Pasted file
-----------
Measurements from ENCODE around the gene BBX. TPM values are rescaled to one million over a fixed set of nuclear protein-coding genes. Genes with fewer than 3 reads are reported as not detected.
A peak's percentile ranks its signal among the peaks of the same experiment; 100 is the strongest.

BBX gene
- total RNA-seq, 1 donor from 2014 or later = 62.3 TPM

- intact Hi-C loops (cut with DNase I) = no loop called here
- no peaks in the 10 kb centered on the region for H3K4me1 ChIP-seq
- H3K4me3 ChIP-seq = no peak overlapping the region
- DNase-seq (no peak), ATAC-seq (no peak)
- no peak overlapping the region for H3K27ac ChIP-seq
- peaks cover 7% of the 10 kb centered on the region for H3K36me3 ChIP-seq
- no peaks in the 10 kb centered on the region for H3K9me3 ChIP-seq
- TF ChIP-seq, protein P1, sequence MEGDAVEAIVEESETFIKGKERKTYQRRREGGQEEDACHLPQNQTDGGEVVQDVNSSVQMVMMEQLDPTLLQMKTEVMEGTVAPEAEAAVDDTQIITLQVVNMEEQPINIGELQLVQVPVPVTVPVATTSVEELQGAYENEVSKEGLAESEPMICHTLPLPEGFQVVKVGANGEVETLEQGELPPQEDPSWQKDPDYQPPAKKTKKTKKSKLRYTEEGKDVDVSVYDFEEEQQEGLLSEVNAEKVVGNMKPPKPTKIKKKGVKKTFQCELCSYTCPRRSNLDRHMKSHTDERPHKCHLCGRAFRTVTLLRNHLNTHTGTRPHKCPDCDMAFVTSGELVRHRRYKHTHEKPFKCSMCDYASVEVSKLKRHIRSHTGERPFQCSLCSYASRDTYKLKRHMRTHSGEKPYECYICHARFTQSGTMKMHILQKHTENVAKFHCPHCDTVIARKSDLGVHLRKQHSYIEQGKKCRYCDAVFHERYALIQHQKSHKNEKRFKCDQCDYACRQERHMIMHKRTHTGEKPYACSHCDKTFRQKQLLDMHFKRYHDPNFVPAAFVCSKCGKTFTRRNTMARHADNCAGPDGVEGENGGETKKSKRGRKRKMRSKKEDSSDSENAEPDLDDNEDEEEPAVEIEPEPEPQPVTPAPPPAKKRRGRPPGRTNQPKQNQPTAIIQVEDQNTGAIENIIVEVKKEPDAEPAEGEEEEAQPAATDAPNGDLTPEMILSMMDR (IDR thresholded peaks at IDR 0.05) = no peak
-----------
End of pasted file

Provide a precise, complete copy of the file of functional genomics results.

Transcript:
Measurements from ENCODE around the gene BBX. TPM values are rescaled to one million over a fixed set of nuclear protein-coding genes. Genes with fewer than 3 reads are reported as not detected.
A peak's percentile ranks its signal among the peaks of the same experiment; 100 is the strongest.

BBX gene
- total RNA-seq, 1 donor from 2014 or later = 62.3 TPM

- intact Hi-C loops (cut with DNase I) = no loop called here
- no peaks in the 10 kb centered on the region for H3K4me1 ChIP-seq
- H3K4me3 ChIP-seq = no peak overlapping the region
- DNase-seq (no peak), ATAC-seq (no peak)
- no peak overlapping the region for H3K27ac ChIP-seq
- peaks cover 7% of the 10 kb centered on the region for H3K36me3 ChIP-seq
- no peaks in the 10 kb centered on the region for H3K9me3 ChIP-seq
- TF ChIP-seq, protein P1, sequence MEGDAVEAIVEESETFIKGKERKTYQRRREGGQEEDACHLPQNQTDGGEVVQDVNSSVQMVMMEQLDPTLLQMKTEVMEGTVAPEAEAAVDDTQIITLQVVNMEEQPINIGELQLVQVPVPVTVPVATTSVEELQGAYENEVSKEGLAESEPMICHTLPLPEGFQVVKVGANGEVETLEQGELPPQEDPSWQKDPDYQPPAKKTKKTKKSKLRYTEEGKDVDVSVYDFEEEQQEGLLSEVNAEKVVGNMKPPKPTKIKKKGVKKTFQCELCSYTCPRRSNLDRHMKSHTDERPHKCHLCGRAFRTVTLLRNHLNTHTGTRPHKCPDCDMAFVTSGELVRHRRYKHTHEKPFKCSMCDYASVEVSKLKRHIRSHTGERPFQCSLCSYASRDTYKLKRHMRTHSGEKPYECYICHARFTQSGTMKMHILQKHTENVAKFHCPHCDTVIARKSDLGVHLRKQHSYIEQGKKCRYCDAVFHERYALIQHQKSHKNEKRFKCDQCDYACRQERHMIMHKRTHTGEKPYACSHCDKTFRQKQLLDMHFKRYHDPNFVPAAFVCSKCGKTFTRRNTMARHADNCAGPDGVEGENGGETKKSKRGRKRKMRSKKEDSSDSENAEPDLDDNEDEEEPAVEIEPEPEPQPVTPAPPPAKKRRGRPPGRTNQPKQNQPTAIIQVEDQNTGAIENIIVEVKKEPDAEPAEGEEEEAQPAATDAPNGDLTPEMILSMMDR (IDR thresholded peaks at IDR 0.05) = no peak